Determining the margins of a system requires taking a statistically large-enough data collection sample size to achieve a meaningful result. The sample size takes into account variances due to silicon process, temperature, voltage, finite test time, and a number of other factors. What is the math behind this?
Your board bring-up team is trying to verify the prototypes of a new product so it can move into manufacturing, but they’re stuck and it looks like the product’s going to be late to market. The team can’t perform its functional tests on the board’s serial interfaces like UART, SPI and I2C because the system’s functional software is not ready yet. It’s stuck in development.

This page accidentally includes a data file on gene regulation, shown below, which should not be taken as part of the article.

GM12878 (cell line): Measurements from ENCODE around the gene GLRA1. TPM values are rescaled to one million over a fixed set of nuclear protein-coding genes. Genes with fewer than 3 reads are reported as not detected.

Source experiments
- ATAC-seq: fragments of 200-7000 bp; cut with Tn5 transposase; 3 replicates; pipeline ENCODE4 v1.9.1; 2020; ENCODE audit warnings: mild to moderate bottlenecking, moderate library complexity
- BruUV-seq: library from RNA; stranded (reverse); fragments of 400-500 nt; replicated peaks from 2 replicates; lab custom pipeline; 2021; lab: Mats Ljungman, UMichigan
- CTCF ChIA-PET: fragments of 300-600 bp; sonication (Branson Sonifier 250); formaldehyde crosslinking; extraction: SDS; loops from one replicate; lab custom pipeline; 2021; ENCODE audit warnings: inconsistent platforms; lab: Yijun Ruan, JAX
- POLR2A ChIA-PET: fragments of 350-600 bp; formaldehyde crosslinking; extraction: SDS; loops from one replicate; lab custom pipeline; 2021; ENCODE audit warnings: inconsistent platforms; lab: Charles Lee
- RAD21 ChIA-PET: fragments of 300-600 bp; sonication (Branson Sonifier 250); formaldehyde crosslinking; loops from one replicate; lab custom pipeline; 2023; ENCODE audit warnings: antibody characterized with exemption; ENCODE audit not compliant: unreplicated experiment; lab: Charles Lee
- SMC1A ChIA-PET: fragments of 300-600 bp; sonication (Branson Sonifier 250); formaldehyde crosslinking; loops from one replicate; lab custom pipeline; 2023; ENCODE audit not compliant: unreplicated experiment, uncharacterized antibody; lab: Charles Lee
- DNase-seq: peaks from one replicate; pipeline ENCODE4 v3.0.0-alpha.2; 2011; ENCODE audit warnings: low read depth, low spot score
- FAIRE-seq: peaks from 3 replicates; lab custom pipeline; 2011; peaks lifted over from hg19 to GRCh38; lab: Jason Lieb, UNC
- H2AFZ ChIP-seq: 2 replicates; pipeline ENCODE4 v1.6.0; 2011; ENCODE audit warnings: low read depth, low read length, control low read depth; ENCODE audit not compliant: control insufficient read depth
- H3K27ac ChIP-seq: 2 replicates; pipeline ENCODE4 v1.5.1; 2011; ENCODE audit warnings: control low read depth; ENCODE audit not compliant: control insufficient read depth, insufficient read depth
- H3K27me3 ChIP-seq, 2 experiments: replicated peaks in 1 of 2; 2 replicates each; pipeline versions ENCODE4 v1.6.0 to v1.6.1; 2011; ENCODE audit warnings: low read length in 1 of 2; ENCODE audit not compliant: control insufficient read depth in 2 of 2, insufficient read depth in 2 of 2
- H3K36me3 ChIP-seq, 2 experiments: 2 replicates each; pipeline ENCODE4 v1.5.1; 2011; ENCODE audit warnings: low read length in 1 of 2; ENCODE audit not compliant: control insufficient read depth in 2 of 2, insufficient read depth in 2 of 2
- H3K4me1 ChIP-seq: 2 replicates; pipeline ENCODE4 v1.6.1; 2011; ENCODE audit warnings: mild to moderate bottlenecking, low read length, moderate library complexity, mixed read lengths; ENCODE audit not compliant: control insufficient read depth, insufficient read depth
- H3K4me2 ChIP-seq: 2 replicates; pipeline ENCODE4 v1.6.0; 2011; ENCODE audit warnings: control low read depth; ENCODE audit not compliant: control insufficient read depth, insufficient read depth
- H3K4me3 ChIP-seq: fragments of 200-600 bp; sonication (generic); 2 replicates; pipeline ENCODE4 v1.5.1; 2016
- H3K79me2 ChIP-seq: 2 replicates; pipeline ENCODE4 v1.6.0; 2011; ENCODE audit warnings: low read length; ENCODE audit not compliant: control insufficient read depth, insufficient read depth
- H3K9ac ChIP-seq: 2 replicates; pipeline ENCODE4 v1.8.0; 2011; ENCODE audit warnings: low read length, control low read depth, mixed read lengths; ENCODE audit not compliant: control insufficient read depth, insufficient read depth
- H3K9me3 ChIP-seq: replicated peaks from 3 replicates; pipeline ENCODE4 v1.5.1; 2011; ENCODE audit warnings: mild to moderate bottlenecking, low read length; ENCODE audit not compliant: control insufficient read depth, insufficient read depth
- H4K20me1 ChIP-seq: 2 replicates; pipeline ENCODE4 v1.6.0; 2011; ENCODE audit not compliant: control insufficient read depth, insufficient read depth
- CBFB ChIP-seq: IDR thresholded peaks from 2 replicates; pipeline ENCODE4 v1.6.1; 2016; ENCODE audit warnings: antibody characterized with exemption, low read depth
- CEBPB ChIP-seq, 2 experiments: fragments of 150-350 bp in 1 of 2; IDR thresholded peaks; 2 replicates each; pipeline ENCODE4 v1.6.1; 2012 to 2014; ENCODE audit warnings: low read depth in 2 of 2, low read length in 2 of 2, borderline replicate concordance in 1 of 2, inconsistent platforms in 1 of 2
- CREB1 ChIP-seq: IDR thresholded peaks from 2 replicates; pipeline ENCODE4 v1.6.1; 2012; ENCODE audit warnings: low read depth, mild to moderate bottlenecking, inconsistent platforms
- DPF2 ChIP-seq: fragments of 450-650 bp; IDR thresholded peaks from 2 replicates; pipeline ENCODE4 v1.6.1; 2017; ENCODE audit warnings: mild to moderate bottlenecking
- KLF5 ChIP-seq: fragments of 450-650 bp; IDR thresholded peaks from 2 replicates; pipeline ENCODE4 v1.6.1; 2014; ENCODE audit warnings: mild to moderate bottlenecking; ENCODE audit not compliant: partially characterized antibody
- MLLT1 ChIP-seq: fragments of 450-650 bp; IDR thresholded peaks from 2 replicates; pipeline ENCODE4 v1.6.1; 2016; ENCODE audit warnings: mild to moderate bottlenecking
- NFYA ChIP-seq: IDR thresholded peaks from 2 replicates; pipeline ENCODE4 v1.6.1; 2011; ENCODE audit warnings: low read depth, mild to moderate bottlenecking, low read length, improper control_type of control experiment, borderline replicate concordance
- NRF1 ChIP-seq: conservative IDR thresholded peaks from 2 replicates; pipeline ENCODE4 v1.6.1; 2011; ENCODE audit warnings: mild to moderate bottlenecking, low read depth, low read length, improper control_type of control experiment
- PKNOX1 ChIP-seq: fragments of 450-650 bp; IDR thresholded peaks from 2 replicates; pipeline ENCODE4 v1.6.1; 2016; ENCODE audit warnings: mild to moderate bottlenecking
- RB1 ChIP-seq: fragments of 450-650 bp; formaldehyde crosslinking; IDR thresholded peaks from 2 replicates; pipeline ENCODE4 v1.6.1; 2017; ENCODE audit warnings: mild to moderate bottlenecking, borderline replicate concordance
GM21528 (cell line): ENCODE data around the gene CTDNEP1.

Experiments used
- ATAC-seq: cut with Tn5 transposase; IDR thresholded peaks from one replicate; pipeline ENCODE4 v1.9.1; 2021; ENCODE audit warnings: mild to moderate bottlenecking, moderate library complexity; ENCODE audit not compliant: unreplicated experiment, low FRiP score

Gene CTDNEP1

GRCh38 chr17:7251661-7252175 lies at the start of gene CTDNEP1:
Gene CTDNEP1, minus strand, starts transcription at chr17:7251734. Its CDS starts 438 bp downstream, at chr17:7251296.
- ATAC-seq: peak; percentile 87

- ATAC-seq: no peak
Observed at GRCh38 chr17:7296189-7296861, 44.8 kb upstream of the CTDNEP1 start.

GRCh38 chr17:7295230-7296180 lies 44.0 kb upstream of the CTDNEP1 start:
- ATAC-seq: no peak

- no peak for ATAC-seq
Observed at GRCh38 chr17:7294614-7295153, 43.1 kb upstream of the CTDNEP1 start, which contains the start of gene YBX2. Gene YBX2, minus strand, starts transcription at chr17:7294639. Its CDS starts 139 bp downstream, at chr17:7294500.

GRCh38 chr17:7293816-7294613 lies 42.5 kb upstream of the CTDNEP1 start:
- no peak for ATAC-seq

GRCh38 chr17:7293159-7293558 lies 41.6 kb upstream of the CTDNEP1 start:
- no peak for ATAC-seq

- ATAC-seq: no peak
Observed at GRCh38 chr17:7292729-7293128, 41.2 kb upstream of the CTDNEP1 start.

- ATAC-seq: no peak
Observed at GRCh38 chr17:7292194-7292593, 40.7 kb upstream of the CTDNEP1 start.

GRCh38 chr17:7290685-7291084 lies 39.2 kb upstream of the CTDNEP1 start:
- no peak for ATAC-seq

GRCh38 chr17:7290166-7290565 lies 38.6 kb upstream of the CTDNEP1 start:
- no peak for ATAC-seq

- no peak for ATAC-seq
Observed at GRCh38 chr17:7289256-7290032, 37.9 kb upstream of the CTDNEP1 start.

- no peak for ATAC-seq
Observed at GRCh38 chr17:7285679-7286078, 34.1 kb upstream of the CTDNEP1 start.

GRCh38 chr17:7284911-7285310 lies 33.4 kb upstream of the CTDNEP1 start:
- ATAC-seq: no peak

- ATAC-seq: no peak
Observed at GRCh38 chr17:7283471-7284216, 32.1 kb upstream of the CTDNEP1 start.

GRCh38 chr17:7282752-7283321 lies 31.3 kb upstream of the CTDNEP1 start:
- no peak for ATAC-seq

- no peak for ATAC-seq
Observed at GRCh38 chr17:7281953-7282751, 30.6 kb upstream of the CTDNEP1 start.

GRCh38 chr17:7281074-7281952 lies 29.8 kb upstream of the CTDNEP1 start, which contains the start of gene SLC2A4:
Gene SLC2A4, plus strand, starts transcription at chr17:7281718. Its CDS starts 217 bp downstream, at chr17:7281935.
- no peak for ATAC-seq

Here’s are a few test methods that can un-stuck the board bring-up team. You can perform at-speed functional verification tests on the serial interfaces without – I repeat: without! – the system’s functional software.
With boundary-scan (JTAG) and an embedded instrument IP inserted into an on-board FPGA you don’t need the functional software to do your functional verification tests.
We know that the board bring-up process can be extremely challenging on today’s complex, high-speed designs. How do we get the iterative validation, test and debug steps off of the critical path of new product introduction?